Raúl's peace (Paz) is not only in his last name; but the self-assurance and serenity evident in his dialogues show him to be a self-confident and determined person.
Who is this singer who writes for himself and still has time to dedicate his work to singers like Spanish Rosario Flores, Argentinean Diego Torres and Puerto Rican Marc Anthony?
Raul Paz is from Cuba. More precisely from Vueltabajo, the land of tobacco in westernmost Pinar del Río Province. By a fluke he won a scholarship to study for a Masters in musicology at the Paris Conservatory and knew how to take advantage of it. While in Paris he took a chance playing in different restaurants, guitar in hand. He formed his first band, Cachimbo, and played at the Club Pigalle where he made the acquaintance of late music producer Ralph Mercado, who introduced him to the select New York music world.
It's curious; you began by studying classical music and ended up doing commercial music. Wasn't that weird?
Not at all; classical music is also commercial. It's a misunderstanding because all musicians want their work sold and for people to identify with it. As time passed classical music has had a more limited audience, but it wasn't always like that. Mozart, for example, learned a lot in bars.
Did you have a hard time with composition or was it something born from the need to make your own music?
When I was a kid I used to write a lot. I started in the Higher Institute of Art in Havana and studied classical music and at that time distanced myself from composition.
Then I wrote a song for a singer I liked a lot. It was the first time I was aware of writing a song for someone in particular. I wrote it while thinking about the singer's voice and tone and then recorded it in my first album. The name of the song is Pedro. It's the story of a friend of mine and it's in the style of Pedro Navaja by Rúben Blades. It was a hit.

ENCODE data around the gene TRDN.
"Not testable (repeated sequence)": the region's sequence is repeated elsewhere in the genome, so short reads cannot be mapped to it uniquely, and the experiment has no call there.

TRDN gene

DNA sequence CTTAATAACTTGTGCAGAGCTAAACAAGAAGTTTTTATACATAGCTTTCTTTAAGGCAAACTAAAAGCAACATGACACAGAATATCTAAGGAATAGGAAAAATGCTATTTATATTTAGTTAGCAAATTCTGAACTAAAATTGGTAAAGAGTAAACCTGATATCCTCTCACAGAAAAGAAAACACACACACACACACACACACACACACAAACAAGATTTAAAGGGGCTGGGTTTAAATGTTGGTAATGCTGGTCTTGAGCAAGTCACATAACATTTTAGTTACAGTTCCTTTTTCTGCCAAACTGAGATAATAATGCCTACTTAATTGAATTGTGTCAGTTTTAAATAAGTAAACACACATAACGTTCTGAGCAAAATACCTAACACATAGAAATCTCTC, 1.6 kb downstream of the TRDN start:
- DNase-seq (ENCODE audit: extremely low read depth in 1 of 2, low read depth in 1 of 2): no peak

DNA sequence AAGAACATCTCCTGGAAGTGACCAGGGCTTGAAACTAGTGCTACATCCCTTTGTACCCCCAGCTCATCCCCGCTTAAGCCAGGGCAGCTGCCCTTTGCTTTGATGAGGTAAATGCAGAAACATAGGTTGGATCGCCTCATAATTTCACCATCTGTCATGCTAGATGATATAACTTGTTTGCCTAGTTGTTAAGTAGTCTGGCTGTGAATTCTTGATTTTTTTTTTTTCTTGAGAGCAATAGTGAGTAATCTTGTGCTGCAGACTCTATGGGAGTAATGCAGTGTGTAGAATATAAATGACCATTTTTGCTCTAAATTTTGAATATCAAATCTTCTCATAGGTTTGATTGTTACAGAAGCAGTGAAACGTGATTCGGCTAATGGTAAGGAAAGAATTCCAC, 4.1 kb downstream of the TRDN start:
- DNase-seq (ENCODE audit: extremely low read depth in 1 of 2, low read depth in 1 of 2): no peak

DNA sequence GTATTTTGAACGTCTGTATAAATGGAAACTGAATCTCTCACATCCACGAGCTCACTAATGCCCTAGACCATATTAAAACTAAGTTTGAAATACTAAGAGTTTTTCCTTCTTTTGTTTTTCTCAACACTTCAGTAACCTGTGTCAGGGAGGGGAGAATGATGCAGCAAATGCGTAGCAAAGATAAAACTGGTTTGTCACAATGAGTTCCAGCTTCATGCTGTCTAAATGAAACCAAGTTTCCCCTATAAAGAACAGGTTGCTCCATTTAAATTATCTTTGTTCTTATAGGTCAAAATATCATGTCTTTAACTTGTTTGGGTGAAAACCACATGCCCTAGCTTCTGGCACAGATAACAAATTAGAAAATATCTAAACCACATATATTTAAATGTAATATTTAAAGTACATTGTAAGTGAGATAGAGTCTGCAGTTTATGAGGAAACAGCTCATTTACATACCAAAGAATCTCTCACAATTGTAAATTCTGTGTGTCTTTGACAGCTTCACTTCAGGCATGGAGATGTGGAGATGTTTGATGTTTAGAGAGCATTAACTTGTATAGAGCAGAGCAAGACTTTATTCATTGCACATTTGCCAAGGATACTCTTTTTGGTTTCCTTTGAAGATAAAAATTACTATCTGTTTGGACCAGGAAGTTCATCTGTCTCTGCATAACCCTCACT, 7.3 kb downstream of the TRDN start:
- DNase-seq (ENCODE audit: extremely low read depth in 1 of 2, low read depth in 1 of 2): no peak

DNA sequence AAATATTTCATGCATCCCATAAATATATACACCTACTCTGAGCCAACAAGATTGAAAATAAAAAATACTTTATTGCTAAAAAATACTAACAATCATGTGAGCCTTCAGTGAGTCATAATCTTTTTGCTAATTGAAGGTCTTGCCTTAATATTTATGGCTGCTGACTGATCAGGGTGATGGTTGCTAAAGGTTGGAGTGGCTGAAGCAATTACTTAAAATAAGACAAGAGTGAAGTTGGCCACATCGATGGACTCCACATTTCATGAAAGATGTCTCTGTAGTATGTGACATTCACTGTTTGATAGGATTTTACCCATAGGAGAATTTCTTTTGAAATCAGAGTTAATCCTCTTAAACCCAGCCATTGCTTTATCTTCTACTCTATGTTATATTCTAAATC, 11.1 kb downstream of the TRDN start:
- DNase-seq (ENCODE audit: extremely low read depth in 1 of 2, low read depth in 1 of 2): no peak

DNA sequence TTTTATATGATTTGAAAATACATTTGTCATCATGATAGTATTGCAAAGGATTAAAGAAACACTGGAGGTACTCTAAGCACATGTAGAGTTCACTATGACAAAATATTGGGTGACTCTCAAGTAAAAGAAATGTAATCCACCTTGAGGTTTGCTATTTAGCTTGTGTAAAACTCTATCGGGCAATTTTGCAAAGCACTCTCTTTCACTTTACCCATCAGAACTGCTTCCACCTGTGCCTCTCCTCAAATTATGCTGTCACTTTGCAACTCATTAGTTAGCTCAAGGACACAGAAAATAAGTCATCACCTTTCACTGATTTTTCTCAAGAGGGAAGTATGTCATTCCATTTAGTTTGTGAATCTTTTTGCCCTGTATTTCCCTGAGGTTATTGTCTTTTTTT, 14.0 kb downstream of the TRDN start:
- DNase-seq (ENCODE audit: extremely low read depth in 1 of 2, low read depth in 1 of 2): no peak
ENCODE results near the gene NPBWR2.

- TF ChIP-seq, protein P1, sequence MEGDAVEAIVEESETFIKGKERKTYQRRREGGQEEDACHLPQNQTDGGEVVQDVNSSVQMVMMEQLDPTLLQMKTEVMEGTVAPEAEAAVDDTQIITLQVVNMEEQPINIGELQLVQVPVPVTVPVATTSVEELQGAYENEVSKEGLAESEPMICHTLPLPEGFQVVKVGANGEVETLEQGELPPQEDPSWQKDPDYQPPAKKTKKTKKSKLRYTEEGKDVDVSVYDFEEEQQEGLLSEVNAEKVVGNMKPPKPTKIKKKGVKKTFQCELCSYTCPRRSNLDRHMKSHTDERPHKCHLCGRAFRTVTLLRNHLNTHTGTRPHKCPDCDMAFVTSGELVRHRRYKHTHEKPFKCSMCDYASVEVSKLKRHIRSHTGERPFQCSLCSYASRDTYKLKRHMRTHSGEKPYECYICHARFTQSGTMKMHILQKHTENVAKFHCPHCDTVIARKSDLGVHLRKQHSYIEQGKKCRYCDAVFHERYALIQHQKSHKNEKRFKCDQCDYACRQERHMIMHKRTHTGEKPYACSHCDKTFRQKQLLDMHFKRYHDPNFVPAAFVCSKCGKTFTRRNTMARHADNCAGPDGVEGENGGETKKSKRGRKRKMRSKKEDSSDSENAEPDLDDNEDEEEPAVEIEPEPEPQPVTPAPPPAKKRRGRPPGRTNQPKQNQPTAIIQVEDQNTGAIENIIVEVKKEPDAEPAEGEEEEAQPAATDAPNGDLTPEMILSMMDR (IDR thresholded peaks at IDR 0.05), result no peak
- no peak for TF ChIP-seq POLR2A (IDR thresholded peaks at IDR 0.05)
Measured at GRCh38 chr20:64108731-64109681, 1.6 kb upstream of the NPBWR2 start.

The composition came to me very naturally and today writing is what I like the most, more for others than for me. It means getting beneath someone else's skin.
Do you mean becoming a composer for famous singers?
I don't think so, because I like stepping onstage, but there is no doubt that I write more each day. It's something that started as a game. I was asked to write some songs for the album Living la vida loca by Ricky Martin, and even though none was chosen, I was in the process.
When I got to France, singer Viktor Lazlo asked me for a song and it became a big hit. Rosario Flores called me at home to dedicate a song for her and she told colleagues and friends. Now I'm called by Julio Reyes, Marc Anthony's new producer, who I already knew, asking me to write songs for Anthony's new album. You have said you feel a strong vocation for rock although you don't play it.
I don't do anything having a label or title. When I started playing music in Paris, the Buena Vista Social Club was hip and being a Cuban implied wearing that sign and so I decided to detach myself.
As I don't want a sign, I don't make rock, or soul, or rap, or salsa or trova…I sing.
I detest words like "fusion" or "world music" because that last term includes everything people don't know where to locate, it's like apartheid.
How would you define what you do?
That's it; I just don't want to define it. Why should I define it? Definitions pigeonhole and then there's always theory about stuff that doesn't admit theorizing.
To me music is not theoretical, it is intuitive. I highly respect the intuitive side although I don't reject the theoretical part. My great struggle has always been that at least fifty percent of music is intuitive. When it's like that, it is very difficult to define.
What is music for you?
It's my freedom. It's being, maybe, what I don't dare to be. Being someone else or being simply myself. It's the greatest moment of freedom I have found in my existence.